Stop Trying To Give Up Coffee

Stop Trying To Give Up Coffee
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When we last rounded up our staff’s Weekly Upgrades, our editors were embracing the help of modern medicine, experimenting with high-tech notebooks, and using social media to collaborate with friends.

This week, we’re making our inboxes a little more pleasant, creating a place for everything (and everything in its place), mixing up our evening plans, and updating our headshots.

What upgrades did you make this week? Let us know in the comments.

Turn your inbox into a source of inspiration

We recently highlighted our favourite newsletters, but I realised there are so many more that make me smarter and turn me on to new people, things and concepts. Laura Olin’s includes interesting links and job opportunities for writers and strategists; Jocelyn K. Glei’s (she also has a great podcast, Hurry Slowly) is all about living more conscientiously and filling your time with the things that matter; and Mollie Chen, the founder of BirchBox, has a super honest newsletter that gives advice on careers, motherhood and unplugging. They make my weeks much better when they arrive in my inbox.

Alicia Adamczyk, Staff Writer

Break up mealtime monotony with a subscription box

My girlfriend and I signed up for a meal kit service because we’re both lazy remote workers that want everything brought to us. Both of us were decent cooks already, but it’s been a lot of fun learning to cook simple recipes that are outside of our wheelhouse. It’s a fun couple activity, too! Last night we made some harissa glazed drumsticks with veggies together and it was very tasty.

Patrick Allan, Staff Writer

Invest in professional headshots

I had some new photos taken for all my profile pics, and I feel 30 per cent more professional, at least on the internet. Next time, I won’t wait another eight years to do this. One neat thing: My photographer friend sent me my photo in five different colours, in case I get tired of the yellow.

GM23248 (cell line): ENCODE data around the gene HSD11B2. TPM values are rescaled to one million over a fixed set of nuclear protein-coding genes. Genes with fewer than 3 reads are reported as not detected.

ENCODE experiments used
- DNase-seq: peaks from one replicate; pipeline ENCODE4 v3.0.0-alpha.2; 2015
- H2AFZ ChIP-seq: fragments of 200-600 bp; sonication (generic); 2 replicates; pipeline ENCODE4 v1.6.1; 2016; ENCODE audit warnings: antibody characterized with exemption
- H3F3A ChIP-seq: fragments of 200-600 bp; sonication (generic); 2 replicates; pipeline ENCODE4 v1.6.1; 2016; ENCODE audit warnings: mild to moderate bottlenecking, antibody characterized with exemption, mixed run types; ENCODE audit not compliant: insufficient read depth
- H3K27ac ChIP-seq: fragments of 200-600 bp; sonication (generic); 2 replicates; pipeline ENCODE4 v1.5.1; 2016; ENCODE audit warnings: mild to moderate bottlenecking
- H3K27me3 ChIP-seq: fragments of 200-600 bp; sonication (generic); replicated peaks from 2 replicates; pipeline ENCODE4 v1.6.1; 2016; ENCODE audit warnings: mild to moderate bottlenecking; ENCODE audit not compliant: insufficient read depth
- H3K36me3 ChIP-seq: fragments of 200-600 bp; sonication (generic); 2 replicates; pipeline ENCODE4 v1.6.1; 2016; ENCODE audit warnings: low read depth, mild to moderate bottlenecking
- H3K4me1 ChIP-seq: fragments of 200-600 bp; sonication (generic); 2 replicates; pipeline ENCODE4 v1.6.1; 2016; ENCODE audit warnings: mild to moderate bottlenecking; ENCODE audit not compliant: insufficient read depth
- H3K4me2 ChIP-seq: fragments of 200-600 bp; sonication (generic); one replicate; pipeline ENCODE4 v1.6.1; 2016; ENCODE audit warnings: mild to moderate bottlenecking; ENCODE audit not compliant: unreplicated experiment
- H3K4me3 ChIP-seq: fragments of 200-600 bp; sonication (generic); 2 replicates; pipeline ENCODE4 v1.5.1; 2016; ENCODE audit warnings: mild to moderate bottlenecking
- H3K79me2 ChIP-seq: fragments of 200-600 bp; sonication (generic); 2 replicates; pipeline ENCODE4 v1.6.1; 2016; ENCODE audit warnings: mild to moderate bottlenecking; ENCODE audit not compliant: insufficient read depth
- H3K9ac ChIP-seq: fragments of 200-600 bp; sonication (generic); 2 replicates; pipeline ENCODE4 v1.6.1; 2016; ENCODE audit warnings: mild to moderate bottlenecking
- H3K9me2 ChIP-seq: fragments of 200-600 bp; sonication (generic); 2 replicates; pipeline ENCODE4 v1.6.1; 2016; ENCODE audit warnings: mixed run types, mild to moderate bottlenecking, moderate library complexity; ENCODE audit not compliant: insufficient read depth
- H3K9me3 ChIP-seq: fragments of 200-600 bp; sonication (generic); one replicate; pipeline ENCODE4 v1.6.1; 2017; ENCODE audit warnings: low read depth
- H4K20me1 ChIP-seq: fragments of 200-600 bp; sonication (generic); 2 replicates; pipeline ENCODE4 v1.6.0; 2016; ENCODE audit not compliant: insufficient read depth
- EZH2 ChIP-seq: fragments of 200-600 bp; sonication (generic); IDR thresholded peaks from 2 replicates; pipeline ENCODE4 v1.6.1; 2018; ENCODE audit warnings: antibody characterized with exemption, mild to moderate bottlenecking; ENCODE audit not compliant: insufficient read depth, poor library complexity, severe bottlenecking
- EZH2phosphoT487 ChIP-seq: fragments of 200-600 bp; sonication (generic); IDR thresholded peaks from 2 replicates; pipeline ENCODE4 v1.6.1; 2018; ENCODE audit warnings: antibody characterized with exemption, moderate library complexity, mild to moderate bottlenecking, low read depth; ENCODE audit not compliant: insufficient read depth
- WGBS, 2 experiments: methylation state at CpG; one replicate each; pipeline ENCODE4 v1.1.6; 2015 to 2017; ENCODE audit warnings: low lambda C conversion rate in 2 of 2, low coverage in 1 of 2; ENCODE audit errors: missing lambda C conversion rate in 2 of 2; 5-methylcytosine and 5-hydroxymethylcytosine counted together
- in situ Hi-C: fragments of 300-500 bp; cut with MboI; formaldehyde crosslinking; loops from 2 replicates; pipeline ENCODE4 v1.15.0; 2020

Michelle Woo, Parenting Editor

Add some variety to your social circle

I got a drink with someone I met last month; he works in tech and we talked about tech addiction, podcasts, and keeping up friendships in adulthood. Sometimes my old friends and I get sick of each other’s pet conversation topics, so it’s nice to have someone new to hash all that stuff out with.

Nick Douglas, Staff Writer

Stop fighting your caffeine addiction

I’m not quite sure this counts as an upgrade, but it has been to me. After months of on and off struggles to cut out coffee, I realised something: Coffee was never really doing me any harm; I didn’t feel notably better without it (in fact, I felt worse, and just generally resentful); and the whole thing was a fruitless, misguided attempt at some kind of vague self-improvement. So I started drinking coffee again, this time without any weird self-imposed guilt. Not in mass quantities, to be fair, but adding back a cup or two a day has improved my quality of life exponentially. I chalk this up to a lesson in choosing your battles.

Virginia K. Smith, Managing Editor

Hang your hat

Thanks to a recent bout of inclement weather and my genetic disposition toward baldness, I’ve taken to wearing a baseball cap whenever I head outside. Unfortunately, my dog has taken to dozing off with said hat whenever it’s not on my head. He was obviously trying to teach me a lesson every time he slept on, licked, or dragged my cap around the floor: Put your stuff away. So I bought an adhesive wall hook, stuck it to my bookcase, and made a pretty cool place to conveniently store my cap. Everybody wins.

Patrick Austin, Staff Writer

Make the most out of your work travel

I upgraded my life from the warm, lovely San Francisco Bay Area to the snownado-filled streets of New York City – but only for a week. While visiting Lifehacker HQ, I tested all sorts of new ways to keep people from handing me flyers or bugging me about getting a photo with their costumed selves, and I researched different techniques for encouraging tourists to GTFO of the way. I was unsuccessful at getting Bernadette Peters to acknowledge my existence during my trip, but I was able to protect my wallet from the siren call of every item in the Hamilton pop-up store.

David Murphy, Senior Tech Editor